Spinal Cord Injury (SCI) and Pressure Injuries

A pressure injury is a sore caused by too much pressure on the skin. This reduces blood flow, damaging skin and underlying tissue. The result is a wound that can be quite serious. Having an SCI makes you more likely to get a pressure injury. But there are steps you can take to help prevent these sores or catch them early when they’re most treatable. Your healthcare team has likely talked with you about pressure injury prevention. Now it’s up to you to put what you learned into practice.

Why pressure injuries develop

Having an SCI affects your ability to feel and to move. It also causes skin changes that may make your skin more fragile. The conditions that lead to the development of pressure injuries include:

  • Pressure. Pressure forms anywhere your body presses into a surface. Commonly, this is a mattress or your wheelchair seat, back, or footrest.
  • Rubbing. This is also called “shearing” and “friction.” It happens when your skin slides against or across a surface. Examples are clothing or bedding, part of the bed or wheelchair, or even the underlying bone.

Where pressure injuries develop

Pressure injuries are most likely to form where bones are felt right under the surface of the skin. These include your:

  • Shoulder blades
  • Elbows
  • Tail bone
  • “Sit bones” (buttocks)
  • Hips
  • Ankles
  • Heels

Pressure on your skin will change depending on whether you are sitting up or lying down, and whether you lie on your back or side.

Steps to prevent pressure injuries

Your care providers will help outline the pressure injury prevention plan that’s best for you. The main steps to help keep skin healthy and prevent pressure injuries are listed below. Depending on the extent of your injury, you may need help doing some or all of these steps. Be sure to:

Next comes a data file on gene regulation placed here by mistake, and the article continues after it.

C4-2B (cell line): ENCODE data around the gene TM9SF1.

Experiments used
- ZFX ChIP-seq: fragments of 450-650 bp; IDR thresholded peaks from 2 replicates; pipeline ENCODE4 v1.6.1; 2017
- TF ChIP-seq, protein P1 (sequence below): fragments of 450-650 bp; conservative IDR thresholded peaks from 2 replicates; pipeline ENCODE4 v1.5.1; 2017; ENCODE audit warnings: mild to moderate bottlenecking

• Change positions regularly. Your provider will give you guidelines for how often to shift your weight when you’re in bed or in your wheelchair. In general, change your position (or have someone help you move) every 15 minutes. To prevent rubbing, lift your body, don’t drag it.
  • Check your skin twice a day. Look at and feel your skin carefully. Check especially over your bony prominences. Use a mirror to see behind you or where you can’t reach. If you can’t use a mirror, ask someone else to check the area. Inspect your skin once in the morning and once in the evening. Look for any of the warning signs listed in the box below.
  • Keep skin clean and dry. Clean and dry yourself after sweating or a bowel or bladder accident. Avoid harsh soaps or alcohol that dry out the skin.
  • Use the right equipment and check it regularly. Your care team can help you find the devices and equipment that are best for you. Be sure to check that things like your wheelchair back and cushion have not worn out.
  • Eat well and stay active. These will help keep your skin and body healthy, so pressure injuries are less likely to form.

Check your skin daily for the following. If you notice any changes or problems, call your healthcare provider right away.